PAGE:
The last time I saw Robert Mondavi, who passed away this morning at the age of 94, was at a restaurant in Boston about ten years ago, for some sort of celebratory event at which his wines were being poured. Even then, he was getting older. You could see it in his carriage, in his face. From a distance, he seemed to be shrinking in front of our eyes.
Anyway, on this occasion he was with his wife Margrit and Boston’s own culinary royalty, Julia Child. Margrit is even tinier than Robert, and though Julia obviously towered over both of them, by this point in her life her back was stooped with age, bringing her down to a somewhat normal height.
What struck me right away was that these three people – all at an age where a well-earned lifetime of rest by the pool should be appealing – all exuded a powerful, intense energy. When Mondavi looked at me, shook my hand, said a few words, I felt the force of his will. The same will that drove him to revolutionize American wine…not just from a qualitative standpoint, but also in the way it was marketed and sold. The energy flowing from this fairly slight man was, unmistakable, and seemingly undimmed by age. Up close, he seemed larger, stronger, more alive.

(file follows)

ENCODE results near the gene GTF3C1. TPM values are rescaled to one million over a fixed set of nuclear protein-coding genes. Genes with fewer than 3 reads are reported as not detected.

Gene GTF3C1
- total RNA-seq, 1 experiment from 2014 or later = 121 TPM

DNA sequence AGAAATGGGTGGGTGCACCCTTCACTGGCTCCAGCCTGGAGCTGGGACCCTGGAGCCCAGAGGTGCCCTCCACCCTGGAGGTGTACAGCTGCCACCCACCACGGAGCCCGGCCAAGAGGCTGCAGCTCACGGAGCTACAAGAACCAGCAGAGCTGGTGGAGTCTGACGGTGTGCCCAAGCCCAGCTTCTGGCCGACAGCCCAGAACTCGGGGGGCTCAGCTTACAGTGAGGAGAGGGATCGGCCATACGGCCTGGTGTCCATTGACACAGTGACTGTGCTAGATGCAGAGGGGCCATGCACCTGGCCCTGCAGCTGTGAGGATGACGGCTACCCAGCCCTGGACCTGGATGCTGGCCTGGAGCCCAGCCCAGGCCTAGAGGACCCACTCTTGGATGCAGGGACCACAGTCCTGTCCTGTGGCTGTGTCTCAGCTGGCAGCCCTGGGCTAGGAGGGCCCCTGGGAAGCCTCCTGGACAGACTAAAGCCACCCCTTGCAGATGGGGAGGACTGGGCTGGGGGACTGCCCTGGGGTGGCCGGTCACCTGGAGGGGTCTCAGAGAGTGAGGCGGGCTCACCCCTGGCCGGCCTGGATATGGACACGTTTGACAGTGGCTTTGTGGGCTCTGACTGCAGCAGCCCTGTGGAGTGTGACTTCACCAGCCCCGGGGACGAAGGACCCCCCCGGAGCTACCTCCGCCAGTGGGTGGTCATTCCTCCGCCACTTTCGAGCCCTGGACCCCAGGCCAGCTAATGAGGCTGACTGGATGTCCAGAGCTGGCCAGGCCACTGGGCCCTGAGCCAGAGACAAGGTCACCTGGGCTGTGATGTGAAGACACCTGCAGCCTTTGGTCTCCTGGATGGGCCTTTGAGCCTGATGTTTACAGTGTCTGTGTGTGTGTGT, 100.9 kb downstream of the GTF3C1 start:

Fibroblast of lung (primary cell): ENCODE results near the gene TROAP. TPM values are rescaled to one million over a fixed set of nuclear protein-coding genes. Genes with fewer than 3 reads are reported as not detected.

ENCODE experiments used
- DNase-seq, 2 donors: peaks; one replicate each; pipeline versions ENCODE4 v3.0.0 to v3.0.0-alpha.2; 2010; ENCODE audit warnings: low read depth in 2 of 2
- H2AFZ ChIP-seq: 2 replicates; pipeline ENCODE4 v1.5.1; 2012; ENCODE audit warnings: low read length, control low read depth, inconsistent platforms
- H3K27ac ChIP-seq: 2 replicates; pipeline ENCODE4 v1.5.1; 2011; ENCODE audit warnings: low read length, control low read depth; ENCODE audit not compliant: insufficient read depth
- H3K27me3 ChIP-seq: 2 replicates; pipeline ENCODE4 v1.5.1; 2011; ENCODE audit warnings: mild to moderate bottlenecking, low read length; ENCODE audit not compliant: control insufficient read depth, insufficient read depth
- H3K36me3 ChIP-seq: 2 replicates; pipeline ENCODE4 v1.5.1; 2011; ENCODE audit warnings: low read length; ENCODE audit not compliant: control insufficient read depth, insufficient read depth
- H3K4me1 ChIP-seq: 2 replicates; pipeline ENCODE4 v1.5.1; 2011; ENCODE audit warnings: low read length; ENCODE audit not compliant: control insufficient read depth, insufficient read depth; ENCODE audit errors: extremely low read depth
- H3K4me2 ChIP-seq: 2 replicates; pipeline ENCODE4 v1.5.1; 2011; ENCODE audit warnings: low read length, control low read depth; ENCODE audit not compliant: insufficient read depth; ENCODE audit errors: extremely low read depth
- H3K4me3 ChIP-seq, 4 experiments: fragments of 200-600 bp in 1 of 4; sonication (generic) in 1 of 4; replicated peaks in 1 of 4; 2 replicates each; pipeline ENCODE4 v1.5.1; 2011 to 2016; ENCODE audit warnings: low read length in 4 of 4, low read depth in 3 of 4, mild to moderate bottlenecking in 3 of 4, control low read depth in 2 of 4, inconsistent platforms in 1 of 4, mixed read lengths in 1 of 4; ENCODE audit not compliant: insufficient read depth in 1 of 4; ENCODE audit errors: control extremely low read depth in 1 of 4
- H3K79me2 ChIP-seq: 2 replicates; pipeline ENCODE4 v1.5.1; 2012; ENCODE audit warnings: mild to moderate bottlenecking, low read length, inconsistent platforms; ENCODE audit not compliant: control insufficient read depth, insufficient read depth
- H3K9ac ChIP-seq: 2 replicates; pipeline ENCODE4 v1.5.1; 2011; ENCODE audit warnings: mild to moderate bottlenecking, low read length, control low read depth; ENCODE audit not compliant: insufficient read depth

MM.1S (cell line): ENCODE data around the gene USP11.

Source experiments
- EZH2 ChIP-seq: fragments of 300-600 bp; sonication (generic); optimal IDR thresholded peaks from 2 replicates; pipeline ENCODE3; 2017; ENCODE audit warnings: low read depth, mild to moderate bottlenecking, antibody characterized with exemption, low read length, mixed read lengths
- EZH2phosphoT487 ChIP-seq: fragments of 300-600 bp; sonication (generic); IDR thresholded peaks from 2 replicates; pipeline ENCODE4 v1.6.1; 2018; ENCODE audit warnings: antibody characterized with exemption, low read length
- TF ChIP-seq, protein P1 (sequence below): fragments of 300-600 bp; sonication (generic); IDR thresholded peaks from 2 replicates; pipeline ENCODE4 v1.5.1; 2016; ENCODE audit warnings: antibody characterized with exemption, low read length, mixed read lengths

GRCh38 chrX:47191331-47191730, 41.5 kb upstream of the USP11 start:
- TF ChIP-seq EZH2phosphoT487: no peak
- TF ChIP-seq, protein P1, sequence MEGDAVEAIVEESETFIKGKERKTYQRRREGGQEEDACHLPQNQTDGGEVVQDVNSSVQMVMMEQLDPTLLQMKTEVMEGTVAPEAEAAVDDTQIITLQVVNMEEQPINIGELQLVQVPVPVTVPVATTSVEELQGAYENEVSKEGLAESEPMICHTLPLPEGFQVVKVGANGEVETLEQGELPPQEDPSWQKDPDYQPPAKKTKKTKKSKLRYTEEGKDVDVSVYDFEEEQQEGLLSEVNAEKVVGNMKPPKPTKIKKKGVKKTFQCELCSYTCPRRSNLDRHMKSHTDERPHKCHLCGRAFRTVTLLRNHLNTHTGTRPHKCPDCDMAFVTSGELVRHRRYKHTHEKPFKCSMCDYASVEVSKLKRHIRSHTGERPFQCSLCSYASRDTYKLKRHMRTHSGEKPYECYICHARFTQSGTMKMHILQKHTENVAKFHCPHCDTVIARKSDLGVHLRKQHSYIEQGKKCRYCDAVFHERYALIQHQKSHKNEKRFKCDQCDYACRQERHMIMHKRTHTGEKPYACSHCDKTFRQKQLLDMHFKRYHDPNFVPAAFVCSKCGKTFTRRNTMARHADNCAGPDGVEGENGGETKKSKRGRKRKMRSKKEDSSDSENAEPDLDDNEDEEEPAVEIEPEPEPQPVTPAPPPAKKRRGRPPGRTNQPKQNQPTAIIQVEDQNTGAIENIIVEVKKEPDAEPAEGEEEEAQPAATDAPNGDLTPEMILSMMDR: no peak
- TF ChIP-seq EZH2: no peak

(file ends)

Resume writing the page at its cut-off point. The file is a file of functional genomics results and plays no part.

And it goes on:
But my lasting memory of the evening came later. The Mondavis and Julia were seated together, and they were speaking a bit about each course and its wine pairing as it arrived from the kitchen. I believe we were about to move on to a chardonnay, but before Robert could get started, Margrit spoke up.
“I didn’t like that pairing at all.” I believe I saw the chef – one of Boston’s most celebrated – stick his head out from behind the kitchen door at that one. “It didn’t work.” Julia started laughing. If she had an opinion, she kept it to herself.
At first, Robert looked slightly startled. Then he smiled, and joked, “well, I guess we can’t blame the wine.”
Margrit shook her head. “Yes, Robert, I think we can. I think it was the fault of the wine.”
Robert turned to look at her, love and bemused admiration in his eyes. There was a silent pause while the rest of us waited. Would they continue their entertaining little disagreement? No. Clearing his throat, he simply moved on to his philosophy of chardonnay and its food pairings as if the exchange had never taken place. Always the tireless promoter.
And that, I think, was Mondavi in a nutshell. Passionate about his relationships (for good and, sometimes, for ill), but always…always…focused on his wine. There have been many who have done their part for America’ wine industry, but among all of them he reigns like a giant. And now, a fallen giant. We will all be the poorer for the loss of him.